Canada’s abrupt severing of diplomatic ties with Iran has alarmed pundits of all stripes. It should.
Cutting off diplomatic relations is a drastic step and, in this case, one with little public preamble. But while the rupture in Canadian-Iranian relations gets dissected, the key questions are: What do our ambassadors do, and what are they for? Asked that way, the fast and furious closure of our increasingly marginal embassy in Tehran looks less shocking than the prolonged absence of an ambassador for religious freedom.
Envoys provide critical intelligence to both foreign affairs and political elites. They work hard to cultivate productive relationships and develop expertise even in parts of the world most Canadians would consider morally dodgy at best. Canada has sustained formal foreign ties with many states such as today’s Iran in hopes of reformation, conversation and dialogue. Abandoning that hope rightfully raises critical concerns about whether we might have quit too soon. But such debate shouldn’t crowd out equally important questions about our approach to the growing swaths of the globe that mix their politics and their religion.
The United States recognized this when Bill Clinton established the Office of International Religious Freedom in 1998. Even that might have been too slow given that, despite its cultivated political-theological expertise, the Americans were still analytically blindsided three years later by the events of 9/11. Fast-forward 11 years and we now have no doubt that, of the world’s 1.6 billion Muslims (23 per cent of the world’s population), at least some have distorted their political-theological beliefs into a world view of violence and terror. A far greater percentage, of course, simply live lives of religious devotion, but even that has political-theological consequences. Most of the world is not secular. Some of that world is violently opposed to our secularity. Yet, we lack the tools of analysis to engage this with direct diplomacy.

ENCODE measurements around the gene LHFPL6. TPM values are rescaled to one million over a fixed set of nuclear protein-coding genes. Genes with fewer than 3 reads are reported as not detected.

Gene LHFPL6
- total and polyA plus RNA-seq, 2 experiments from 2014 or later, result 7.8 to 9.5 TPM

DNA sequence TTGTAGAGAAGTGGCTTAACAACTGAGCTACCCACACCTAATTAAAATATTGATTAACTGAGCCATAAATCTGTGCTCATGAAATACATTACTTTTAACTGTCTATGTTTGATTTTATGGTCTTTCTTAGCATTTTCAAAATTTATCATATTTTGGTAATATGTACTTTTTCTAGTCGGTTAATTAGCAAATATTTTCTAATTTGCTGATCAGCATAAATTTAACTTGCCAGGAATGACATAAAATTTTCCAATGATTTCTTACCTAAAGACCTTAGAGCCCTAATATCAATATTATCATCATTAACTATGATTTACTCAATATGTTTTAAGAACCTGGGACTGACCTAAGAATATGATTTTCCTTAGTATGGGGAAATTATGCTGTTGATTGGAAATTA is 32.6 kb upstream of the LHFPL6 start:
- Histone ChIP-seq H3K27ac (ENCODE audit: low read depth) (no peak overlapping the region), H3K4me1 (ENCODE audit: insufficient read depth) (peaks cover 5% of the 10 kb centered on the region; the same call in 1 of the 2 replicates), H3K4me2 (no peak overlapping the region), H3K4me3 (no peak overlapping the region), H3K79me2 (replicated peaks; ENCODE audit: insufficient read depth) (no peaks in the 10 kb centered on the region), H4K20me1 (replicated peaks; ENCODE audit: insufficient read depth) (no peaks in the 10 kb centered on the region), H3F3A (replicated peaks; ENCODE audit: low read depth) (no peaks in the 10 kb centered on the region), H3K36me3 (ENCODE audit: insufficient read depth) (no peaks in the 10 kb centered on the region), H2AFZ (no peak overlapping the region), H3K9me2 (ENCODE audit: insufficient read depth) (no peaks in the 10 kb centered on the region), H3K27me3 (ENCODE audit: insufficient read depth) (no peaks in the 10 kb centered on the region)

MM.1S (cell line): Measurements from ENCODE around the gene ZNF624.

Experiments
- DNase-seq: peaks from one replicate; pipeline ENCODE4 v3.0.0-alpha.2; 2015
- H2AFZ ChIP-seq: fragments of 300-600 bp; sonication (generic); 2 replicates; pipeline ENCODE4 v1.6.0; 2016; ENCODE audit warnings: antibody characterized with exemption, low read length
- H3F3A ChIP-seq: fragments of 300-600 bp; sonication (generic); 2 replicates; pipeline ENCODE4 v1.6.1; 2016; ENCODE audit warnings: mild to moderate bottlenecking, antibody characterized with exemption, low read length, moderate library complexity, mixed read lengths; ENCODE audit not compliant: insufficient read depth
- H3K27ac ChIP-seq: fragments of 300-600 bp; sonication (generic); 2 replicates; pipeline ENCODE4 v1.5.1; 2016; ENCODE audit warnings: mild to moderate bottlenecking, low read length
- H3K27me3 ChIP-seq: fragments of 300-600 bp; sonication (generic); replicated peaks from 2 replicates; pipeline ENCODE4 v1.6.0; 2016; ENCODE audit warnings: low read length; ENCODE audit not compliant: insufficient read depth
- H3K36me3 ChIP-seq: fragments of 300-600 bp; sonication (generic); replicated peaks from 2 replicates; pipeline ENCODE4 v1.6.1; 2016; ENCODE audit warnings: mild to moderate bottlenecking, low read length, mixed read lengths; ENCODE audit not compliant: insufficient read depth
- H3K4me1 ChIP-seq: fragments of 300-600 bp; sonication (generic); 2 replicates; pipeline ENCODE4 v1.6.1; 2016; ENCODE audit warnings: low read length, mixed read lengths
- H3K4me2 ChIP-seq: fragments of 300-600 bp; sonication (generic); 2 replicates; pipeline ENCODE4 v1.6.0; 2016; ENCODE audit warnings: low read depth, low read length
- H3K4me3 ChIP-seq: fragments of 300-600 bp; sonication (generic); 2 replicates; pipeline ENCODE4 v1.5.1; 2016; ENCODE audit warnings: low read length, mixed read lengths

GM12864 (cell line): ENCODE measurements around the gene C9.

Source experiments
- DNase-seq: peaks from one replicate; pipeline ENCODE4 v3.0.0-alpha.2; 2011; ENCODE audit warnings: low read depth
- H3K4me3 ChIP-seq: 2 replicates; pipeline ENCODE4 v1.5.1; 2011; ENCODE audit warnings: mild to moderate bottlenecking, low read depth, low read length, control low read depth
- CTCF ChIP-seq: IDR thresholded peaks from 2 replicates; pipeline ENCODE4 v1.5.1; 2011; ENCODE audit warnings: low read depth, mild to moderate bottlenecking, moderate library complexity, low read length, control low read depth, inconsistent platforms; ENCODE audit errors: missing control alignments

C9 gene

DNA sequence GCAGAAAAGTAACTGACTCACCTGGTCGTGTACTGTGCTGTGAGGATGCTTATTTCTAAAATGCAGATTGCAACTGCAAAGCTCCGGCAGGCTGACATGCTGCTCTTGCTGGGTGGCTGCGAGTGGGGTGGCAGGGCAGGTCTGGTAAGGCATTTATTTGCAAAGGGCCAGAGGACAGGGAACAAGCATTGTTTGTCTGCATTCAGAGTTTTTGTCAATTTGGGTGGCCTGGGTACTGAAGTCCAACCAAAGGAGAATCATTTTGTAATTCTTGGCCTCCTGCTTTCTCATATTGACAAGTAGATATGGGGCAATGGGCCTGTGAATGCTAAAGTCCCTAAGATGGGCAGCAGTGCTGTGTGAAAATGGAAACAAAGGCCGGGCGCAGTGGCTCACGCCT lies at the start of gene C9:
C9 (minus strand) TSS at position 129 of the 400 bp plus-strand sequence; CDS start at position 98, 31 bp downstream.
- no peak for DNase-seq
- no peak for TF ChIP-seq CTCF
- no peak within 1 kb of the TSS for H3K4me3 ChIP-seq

Globalization hasn’t marginalized the powers of the state, any more than the decade after 9/11 caused the collapse of an American empire. But the comparison is instructive: It’s not that one has fallen so far, so much that others have risen so fast. Fareed Zakaria’s post-American world is now widely accepted, a world in which American decline isn’t the headline but rather the “rise of the rest.” The same is true of state-to-state diplomacy. States clearly continue to enjoy political monopolies in global politics, but the global resurgence of religion has caught some regimes off-balance. The secular state persists but now alongside “the religious rest.”
In the aftermath of the 2006 bombing of Samarra’s al-Askari Mosque, one of the holiest Shia sites, teenagers chanted in the streets across Iraq: “We are the soldiers of the clerics. We await the orders of our preachers!” In a global climate charged with religious devotion, religious illiteracy is not only imprudent for Canadian foreign policy, it’s dangerous. Not every problem in the world is religious, but almost every enduring solution will require some level of religious accommodation. That’s a numbers game, a simple observation.
The truth is, it doesn’t really matter how cosmopolitan Westerners feel about other societies mixing religion with their politics. We may have cathartic domestic fights about it, but the numbers are pushing in the other direction globally. Hate it or love it, doing business or politics around the world will increasingly mean the need for religious literacy.
Canada has its own somewhat workable secular consensus, and we shouldn’t abandon it. What we must do is learn how to relate to the new (and old) ways of doing politics, the theological kind among them, in the rest of the world. That’s what ambassadors are for.
The real issue isn’t just about embassies closed, but which ones are too long unopened. That’s something that an ambassador for religious freedom, working out of the new Office of Religious Freedom in the Department of Foreign Affairs, might set right.
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|date:||September 14, 2012|
|publisher:||The Globe and Mail|